Thanks, Gemma! Your recipes are terrific😘😘🙋🏻🇨🇦

        • Gemma Stafford on February 7, 2019 at 4:24 pm

          Wow, i’ve never heard of adding corn starch. Great job!

    • KernersvilleMom on February 7, 2019 at 3:36 am

      Perhaps we could call it “Creamed Cheese,” instead. In reading the article, Gemma clearly states she wanted the recipe to NOT need a culture; for she desired people from varied countries to be able to make “cream cheese” from simple ingredients they could easily find. She’s done that.

      Thank you, Gemma! Can’t wait to try this!

      https://www.theprairiehomestead.com/2012/10/how-to-make-cream-cheese.html This is a recipe with links to the culture to make what we buy at the store.

  17. Sondae on January 26, 2019 at 8:45 am

    I used 18% butterfat coffee creamer that was about to expire, I doubled the amount of lemon juice, and cooked it longer. I was able to skip the straining and processing. It’s smooth, creamy, and delicious!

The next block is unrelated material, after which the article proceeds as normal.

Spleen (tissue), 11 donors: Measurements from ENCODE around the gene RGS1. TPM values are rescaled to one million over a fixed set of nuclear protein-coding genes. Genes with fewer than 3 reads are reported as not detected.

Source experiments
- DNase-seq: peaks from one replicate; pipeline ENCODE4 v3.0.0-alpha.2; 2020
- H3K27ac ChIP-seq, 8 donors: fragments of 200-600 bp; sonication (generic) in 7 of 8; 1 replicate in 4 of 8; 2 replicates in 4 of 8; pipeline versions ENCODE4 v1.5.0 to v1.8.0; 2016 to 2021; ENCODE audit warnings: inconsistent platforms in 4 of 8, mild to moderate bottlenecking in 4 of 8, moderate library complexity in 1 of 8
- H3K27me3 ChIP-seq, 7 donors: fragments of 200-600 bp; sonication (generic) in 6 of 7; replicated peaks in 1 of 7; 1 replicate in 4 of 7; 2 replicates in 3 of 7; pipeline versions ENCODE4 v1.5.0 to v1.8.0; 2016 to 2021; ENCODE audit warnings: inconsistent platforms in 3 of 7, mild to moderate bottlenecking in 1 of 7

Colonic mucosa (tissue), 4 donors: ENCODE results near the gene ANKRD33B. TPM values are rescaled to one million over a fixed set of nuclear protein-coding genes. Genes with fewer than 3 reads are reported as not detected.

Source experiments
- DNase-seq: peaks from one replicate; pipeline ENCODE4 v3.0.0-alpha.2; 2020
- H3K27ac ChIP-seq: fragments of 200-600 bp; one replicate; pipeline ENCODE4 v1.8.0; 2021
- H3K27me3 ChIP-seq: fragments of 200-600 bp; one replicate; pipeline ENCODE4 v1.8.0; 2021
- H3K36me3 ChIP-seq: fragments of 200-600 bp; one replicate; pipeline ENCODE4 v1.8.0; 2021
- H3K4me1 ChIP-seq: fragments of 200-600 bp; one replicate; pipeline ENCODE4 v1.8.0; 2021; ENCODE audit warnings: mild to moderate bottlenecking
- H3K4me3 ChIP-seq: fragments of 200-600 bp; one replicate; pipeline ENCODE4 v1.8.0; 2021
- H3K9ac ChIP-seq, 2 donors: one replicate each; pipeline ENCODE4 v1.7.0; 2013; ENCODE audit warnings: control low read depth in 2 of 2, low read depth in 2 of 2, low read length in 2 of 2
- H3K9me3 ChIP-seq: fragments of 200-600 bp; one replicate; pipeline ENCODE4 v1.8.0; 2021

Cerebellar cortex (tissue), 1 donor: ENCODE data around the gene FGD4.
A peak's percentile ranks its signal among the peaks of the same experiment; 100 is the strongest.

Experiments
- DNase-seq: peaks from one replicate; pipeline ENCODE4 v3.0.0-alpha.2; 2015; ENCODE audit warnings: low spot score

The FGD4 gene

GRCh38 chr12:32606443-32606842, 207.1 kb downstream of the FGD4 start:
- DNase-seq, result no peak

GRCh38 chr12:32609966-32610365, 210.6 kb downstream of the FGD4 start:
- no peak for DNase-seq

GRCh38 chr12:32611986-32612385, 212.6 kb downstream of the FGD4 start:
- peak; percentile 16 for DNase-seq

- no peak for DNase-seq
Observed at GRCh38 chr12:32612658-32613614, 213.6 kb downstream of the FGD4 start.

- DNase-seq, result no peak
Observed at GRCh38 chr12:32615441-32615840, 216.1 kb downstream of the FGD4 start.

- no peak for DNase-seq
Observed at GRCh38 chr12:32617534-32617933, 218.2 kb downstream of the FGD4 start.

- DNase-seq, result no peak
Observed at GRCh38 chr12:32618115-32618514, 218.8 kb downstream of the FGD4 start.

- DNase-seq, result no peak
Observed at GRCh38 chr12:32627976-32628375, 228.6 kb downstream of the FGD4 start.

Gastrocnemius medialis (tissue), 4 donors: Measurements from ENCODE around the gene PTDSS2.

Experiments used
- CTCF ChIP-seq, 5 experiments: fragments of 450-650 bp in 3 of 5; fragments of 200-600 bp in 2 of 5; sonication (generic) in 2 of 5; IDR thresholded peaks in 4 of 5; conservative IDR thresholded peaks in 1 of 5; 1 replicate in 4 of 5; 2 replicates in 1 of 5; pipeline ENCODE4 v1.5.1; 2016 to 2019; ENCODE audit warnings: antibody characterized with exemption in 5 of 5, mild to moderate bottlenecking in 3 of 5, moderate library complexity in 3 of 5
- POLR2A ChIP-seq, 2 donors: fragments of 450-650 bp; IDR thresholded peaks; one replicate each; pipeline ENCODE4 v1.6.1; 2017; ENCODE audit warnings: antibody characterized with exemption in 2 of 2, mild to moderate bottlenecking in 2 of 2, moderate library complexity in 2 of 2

• Gemma Stafford on January 26, 2019 at 1:02 pm

      Oh wow! That is just amazing! Who would’ve thought coffee creamer 😉

  18. David Parkison on January 25, 2019 at 4:47 pm

    I tried the recipe using lemon juice. I may have used to much juice as it has a lemony taste but to use it in my cheesecake recipe I could omit the lemon juice. All in all I’m much happier with this batch as I can work with the lemon flavor. ty

    • Gemma Stafford on January 25, 2019 at 5:55 pm

      Well done Bold Baker!

  19. David Parkison on January 23, 2019 at 8:51 pm

    I’m going to try it using lemon juice.

    • Gemma Stafford on January 23, 2019 at 8:54 pm

      Let me know what you think 😀

      • Joseph Reid on February 1, 2019 at 5:57 pm

        HOW. TO. MAKE. CHOCOLATE. ICEING

        • Gemma Stafford on February 2, 2019 at 6:22 pm

          Here you go:

          Best,
          Gemma.

    • David Parkison on January 25, 2019 at 4:50 pm

      I used the lemon juice and it came out much better. I may have used to much juice as it had a lemony flavor but I can work with that. Ty with the cost of milk here I can make it cheaper than I can buy it.

      • Gemma Stafford on January 25, 2019 at 5:55 pm

        Yes, you can easily adjust to yield a cheese with a flavor that works for you. Glad it worked!

  20. Dani on January 22, 2019 at 11:56 pm

    Can this be made with lactose free whole milk?